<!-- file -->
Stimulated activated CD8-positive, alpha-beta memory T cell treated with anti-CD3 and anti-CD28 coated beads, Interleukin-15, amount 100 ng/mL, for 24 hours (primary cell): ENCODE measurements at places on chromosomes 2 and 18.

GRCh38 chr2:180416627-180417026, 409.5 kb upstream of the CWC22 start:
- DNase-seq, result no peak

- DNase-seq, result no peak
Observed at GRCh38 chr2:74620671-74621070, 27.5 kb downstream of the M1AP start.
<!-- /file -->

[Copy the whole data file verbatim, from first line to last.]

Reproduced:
Stimulated activated CD8-positive, alpha-beta memory T cell treated with anti-CD3 and anti-CD28 coated beads, Interleukin-15, amount 100 ng/mL, for 24 hours (primary cell): ENCODE measurements at places on chromosomes 2 and 18.

GRCh38 chr2:180416627-180417026, 409.5 kb upstream of the CWC22 start:
- DNase-seq, result no peak

- DNase-seq, result no peak
Observed at GRCh38 chr2:74620671-74621070, 27.5 kb downstream of the M1AP start.